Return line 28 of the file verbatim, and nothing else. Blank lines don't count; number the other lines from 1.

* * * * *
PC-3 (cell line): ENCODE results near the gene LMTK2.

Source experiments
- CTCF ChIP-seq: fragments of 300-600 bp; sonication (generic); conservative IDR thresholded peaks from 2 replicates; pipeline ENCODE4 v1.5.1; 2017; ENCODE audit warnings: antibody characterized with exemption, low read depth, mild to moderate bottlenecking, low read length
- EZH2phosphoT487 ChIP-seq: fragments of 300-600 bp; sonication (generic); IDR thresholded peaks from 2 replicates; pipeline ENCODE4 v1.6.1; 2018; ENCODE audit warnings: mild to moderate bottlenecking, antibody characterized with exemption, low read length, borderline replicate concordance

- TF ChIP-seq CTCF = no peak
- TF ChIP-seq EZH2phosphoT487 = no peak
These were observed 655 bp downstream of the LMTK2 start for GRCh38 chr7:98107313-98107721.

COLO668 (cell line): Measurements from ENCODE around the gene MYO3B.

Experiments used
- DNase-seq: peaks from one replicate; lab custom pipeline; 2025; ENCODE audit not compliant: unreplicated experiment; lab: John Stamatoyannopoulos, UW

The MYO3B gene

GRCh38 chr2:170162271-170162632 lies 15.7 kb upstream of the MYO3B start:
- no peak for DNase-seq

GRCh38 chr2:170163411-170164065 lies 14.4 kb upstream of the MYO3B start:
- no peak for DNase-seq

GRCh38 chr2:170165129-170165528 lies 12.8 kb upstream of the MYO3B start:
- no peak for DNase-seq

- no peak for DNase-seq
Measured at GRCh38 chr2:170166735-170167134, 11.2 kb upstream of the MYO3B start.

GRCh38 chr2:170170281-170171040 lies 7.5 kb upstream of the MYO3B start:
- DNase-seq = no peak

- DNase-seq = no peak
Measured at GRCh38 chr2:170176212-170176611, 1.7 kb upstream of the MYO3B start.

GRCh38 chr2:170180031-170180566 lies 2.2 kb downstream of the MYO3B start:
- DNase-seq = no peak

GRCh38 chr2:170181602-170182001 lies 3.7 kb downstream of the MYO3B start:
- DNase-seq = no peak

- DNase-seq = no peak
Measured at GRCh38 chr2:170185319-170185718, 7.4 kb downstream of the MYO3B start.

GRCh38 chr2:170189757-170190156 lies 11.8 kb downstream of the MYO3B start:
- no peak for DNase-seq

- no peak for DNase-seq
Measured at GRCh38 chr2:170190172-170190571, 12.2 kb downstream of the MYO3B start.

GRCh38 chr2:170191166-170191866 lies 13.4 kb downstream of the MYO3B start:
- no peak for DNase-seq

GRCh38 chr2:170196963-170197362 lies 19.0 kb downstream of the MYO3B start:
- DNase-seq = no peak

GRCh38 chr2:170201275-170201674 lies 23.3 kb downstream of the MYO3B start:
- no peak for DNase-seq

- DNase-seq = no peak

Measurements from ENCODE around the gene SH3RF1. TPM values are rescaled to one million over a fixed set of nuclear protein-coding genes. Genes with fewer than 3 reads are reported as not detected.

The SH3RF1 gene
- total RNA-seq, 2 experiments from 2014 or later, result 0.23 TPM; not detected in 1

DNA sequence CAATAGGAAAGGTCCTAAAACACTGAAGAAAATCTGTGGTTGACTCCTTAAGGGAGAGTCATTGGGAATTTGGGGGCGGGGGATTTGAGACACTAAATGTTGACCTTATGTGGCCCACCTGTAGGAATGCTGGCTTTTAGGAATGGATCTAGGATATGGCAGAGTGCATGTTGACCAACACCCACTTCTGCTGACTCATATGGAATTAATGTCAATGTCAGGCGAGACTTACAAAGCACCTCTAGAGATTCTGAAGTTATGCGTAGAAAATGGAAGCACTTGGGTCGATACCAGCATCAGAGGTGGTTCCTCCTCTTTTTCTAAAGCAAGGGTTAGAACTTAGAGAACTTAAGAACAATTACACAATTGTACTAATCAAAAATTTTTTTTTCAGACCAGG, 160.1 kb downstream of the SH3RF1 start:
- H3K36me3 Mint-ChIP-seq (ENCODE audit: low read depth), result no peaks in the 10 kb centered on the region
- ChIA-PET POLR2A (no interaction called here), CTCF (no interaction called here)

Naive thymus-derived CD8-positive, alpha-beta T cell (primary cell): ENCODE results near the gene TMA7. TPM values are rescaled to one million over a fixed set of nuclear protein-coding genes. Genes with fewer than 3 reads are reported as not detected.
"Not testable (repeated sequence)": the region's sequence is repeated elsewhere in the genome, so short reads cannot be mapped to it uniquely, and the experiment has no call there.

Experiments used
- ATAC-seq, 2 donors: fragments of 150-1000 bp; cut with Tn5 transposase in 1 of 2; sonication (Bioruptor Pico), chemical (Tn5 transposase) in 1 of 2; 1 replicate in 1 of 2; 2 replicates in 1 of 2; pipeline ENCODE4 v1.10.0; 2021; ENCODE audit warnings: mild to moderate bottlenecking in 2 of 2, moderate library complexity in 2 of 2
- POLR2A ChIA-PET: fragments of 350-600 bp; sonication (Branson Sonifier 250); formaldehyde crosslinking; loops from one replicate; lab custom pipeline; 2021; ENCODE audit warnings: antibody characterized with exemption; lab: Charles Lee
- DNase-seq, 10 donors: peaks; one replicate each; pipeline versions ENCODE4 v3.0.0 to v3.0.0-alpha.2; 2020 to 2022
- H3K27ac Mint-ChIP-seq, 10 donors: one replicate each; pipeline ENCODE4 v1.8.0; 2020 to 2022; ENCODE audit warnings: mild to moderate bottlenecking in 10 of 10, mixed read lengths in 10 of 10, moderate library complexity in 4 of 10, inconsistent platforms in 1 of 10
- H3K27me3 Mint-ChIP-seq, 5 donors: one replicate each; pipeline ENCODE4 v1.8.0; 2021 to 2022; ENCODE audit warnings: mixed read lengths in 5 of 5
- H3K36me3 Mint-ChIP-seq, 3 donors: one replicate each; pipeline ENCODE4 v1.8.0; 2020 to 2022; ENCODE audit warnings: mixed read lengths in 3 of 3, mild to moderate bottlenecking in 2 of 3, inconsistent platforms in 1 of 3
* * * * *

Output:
- DNase-seq = no peak